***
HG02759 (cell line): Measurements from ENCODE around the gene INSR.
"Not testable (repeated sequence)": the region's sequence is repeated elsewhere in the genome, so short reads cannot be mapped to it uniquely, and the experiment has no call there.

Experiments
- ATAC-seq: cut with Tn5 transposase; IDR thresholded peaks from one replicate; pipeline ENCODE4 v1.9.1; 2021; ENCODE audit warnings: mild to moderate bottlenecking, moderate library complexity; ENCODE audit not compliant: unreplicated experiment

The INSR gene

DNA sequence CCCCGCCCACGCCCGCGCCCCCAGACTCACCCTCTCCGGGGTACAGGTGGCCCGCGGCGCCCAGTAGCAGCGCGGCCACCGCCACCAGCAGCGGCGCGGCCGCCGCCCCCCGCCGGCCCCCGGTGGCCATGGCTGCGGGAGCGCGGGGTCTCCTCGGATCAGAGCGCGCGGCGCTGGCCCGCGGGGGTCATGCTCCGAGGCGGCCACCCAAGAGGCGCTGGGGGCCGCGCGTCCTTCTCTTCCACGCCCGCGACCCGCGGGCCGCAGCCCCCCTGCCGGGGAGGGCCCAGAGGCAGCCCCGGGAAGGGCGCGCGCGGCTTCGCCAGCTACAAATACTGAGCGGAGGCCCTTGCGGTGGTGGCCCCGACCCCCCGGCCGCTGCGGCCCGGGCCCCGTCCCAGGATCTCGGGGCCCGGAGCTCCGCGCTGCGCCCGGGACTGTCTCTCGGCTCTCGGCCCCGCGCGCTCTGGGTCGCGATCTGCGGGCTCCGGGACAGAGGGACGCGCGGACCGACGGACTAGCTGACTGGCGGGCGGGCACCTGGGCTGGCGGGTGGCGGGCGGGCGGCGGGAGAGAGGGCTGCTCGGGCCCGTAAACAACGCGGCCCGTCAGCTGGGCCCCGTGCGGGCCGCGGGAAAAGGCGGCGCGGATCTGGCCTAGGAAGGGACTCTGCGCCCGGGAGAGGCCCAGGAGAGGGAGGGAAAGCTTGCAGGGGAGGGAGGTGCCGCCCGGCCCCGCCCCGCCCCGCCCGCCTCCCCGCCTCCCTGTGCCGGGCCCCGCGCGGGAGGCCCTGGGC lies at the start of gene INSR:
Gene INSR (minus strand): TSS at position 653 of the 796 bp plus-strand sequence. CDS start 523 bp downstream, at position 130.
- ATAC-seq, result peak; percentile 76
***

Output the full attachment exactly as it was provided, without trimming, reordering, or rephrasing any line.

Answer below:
HG02759 (cell line): Measurements from ENCODE around the gene INSR.
"Not testable (repeated sequence)": the region's sequence is repeated elsewhere in the genome, so short reads cannot be mapped to it uniquely, and the experiment has no call there.

Experiments
- ATAC-seq: cut with Tn5 transposase; IDR thresholded peaks from one replicate; pipeline ENCODE4 v1.9.1; 2021; ENCODE audit warnings: mild to moderate bottlenecking, moderate library complexity; ENCODE audit not compliant: unreplicated experiment

The INSR gene

DNA sequence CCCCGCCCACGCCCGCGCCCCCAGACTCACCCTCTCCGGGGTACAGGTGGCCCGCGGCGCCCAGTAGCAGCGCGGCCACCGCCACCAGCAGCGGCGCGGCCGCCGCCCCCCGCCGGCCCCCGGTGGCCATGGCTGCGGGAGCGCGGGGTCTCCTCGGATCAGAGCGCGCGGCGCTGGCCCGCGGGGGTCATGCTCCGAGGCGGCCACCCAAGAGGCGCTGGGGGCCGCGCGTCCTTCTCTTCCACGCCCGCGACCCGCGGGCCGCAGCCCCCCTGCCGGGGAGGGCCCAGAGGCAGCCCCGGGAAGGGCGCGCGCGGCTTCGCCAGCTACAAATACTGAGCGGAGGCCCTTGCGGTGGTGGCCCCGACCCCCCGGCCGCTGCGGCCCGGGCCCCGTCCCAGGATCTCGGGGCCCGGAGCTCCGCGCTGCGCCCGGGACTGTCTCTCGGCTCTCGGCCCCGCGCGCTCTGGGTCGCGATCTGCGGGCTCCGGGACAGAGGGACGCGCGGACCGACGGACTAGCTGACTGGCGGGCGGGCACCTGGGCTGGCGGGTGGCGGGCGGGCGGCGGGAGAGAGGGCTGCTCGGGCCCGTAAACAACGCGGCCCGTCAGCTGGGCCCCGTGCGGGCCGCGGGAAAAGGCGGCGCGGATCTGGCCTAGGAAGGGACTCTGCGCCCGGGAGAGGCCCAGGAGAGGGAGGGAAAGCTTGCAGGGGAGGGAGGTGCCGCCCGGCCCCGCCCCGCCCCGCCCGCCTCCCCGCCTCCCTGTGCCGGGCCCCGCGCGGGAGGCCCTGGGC lies at the start of gene INSR:
Gene INSR (minus strand): TSS at position 653 of the 796 bp plus-strand sequence. CDS start 523 bp downstream, at position 130.
- ATAC-seq, result peak; percentile 76